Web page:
The Secret Garden

Alum teams up with the College to grow organic vegetables for campus meals

Matt Olson

Matt Olson '05

Across the street from the main campus, 26 acres of woods and pastures surround a farmhouse that is home to the marketing and public relations staff - and a secret garden surrounded by stone walls. Just behind one of the farmhouse's attached barns, a vast array of herbs and vegetables ripen in the late summer sun - all thanks to Matthew Olson '05, who is growing the produce for Bon Appétit, the College's food vendor.

Now that the hard digging is done, Olson weeds, waters and watches over 40 heads of garlic, 12 varieties of tomatoes, 15 types of lettuce and greens, squash, peppers, fresh herbs, peas, beans, broccoli, cauliflower, brussel sprouts and root vegetables.

“It's hard to gauge the yields. But we write the menu around what Matt's got coming in.”
— Stuart Leckie, General Manager, Bon Appétit

Last summer, Olson grew organic vegetables on a smaller plot at a friend's house and sold some of his yield to Bon Appétit, which endorses locally grown food and sustainable farming. When Olson resurfaced this year wanting land to expand his operation, Stuart Leckie, general manager of Bon Appétit's food service on campus, noticed his passion for the project. "He was in the right place at the right time, and I pushed to let us use the land," says Leckie.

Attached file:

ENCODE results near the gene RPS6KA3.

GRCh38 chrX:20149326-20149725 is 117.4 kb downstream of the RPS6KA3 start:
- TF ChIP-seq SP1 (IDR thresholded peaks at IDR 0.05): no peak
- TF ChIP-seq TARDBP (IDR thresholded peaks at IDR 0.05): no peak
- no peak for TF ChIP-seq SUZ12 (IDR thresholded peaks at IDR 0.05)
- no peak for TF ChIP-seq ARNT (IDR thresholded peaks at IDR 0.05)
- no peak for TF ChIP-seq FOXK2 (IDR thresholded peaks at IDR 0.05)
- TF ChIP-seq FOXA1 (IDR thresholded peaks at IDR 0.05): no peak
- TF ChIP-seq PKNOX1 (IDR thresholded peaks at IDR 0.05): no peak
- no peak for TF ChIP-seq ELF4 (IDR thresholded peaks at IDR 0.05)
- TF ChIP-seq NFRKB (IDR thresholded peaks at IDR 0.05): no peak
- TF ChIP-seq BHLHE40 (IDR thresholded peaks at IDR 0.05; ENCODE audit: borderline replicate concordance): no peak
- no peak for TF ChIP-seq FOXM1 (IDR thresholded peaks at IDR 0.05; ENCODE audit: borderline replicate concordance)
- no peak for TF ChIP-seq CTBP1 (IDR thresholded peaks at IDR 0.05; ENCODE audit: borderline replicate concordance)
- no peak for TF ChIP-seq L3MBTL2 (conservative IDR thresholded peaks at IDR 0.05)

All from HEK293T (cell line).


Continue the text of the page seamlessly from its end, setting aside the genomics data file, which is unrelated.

Olson rototilled the overgrown field, sometimes busting it up with a pitchfork. To build up the soil, he used sheep manure, bone meal, dried blood and even alpaca waste from the herd that lived on the property before. He started a compost pile and got the maintenance department to donate grass clippings from the campus lawns for use as mulch.

garden

Eat local produce? “You can’t get much closer than here,” says campus gardener Matthew Olson ’05, of Naples, Maine, who is shown teaching ecology students enrolled in the May semester about the environmental importance of eating food grown locally.

An environmental science major, Olson, says organic food isn't just better for health reasons, it keeps fertilizers from washing into the rivers and it improves the soil and even the worms (which, in turn, aerate the soil and help the crops grow better).

The campus garden helped to feed this year's summer students, and the fall harvest is coming up. Olson, who grew up nearby in Windham, used to visit the so-called Gowen property with his mother when he was young. Ironically, the land where he now grows food was operating as a farm when Saint Joseph's moved to Standish in 1956.

Olson hopes he can plant the garden again next year. After all, he won't have to turn over the ground from scratch and the soil will already be enriched.

Now if he can just get the neighborhood woodchuck to move to another town.